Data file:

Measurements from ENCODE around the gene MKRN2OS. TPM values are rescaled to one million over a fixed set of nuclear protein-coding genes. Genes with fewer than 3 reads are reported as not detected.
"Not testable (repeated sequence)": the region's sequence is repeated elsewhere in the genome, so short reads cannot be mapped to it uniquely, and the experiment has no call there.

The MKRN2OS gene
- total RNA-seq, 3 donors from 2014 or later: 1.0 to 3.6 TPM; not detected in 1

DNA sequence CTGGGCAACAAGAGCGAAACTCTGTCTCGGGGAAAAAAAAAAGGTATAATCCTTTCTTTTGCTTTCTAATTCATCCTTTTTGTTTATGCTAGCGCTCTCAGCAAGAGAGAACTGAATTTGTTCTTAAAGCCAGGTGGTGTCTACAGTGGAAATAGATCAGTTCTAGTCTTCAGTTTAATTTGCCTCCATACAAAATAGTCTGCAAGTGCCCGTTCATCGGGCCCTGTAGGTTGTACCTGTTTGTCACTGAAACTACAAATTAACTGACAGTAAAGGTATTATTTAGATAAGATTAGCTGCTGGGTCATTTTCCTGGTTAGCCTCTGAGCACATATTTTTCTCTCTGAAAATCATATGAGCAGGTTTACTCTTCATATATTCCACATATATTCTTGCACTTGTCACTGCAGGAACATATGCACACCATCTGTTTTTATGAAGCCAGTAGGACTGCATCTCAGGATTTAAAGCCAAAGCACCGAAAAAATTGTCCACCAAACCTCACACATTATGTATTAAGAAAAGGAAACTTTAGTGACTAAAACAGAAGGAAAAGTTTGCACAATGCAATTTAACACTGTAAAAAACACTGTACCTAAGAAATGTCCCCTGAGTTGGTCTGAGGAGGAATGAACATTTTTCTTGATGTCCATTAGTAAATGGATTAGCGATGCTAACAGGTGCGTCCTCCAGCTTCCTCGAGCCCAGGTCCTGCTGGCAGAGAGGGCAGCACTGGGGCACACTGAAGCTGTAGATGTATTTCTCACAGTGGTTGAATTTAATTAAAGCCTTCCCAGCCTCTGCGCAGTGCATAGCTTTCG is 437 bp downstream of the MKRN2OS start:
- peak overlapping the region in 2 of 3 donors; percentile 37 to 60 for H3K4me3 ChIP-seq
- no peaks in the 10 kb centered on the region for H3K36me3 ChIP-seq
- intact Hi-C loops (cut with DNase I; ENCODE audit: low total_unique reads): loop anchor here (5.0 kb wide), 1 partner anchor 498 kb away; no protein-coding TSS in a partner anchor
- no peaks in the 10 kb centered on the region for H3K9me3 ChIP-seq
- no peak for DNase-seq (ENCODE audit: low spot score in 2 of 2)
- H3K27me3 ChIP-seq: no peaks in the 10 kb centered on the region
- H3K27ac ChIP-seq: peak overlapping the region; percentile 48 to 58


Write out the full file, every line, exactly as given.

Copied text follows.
Measurements from ENCODE around the gene MKRN2OS. TPM values are rescaled to one million over a fixed set of nuclear protein-coding genes. Genes with fewer than 3 reads are reported as not detected.
"Not testable (repeated sequence)": the region's sequence is repeated elsewhere in the genome, so short reads cannot be mapped to it uniquely, and the experiment has no call there.

The MKRN2OS gene
- total RNA-seq, 3 donors from 2014 or later: 1.0 to 3.6 TPM; not detected in 1

DNA sequence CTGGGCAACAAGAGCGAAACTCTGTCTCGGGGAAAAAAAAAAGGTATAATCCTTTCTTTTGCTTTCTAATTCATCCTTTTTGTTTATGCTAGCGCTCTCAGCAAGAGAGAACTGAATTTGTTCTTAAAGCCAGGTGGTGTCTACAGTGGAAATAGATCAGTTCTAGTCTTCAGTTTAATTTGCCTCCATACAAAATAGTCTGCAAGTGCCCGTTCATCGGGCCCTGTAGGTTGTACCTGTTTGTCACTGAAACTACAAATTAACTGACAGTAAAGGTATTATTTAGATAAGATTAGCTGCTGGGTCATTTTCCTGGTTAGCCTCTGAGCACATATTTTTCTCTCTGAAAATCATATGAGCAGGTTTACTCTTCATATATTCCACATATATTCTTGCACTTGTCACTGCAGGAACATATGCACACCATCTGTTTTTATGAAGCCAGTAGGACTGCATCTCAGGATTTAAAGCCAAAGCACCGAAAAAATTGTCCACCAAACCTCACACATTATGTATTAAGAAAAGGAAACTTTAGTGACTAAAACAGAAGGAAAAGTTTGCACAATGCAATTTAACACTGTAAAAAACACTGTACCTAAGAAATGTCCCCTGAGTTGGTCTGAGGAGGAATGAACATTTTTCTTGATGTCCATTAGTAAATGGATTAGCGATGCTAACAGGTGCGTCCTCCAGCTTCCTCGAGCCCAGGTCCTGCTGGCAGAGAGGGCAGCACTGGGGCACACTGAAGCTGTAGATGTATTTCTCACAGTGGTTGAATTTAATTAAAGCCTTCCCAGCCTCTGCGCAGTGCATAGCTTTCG is 437 bp downstream of the MKRN2OS start:
- peak overlapping the region in 2 of 3 donors; percentile 37 to 60 for H3K4me3 ChIP-seq
- no peaks in the 10 kb centered on the region for H3K36me3 ChIP-seq
- intact Hi-C loops (cut with DNase I; ENCODE audit: low total_unique reads): loop anchor here (5.0 kb wide), 1 partner anchor 498 kb away; no protein-coding TSS in a partner anchor
- no peaks in the 10 kb centered on the region for H3K9me3 ChIP-seq
- no peak for DNase-seq (ENCODE audit: low spot score in 2 of 2)
- H3K27me3 ChIP-seq: no peaks in the 10 kb centered on the region
- H3K27ac ChIP-seq: peak overlapping the region; percentile 48 to 58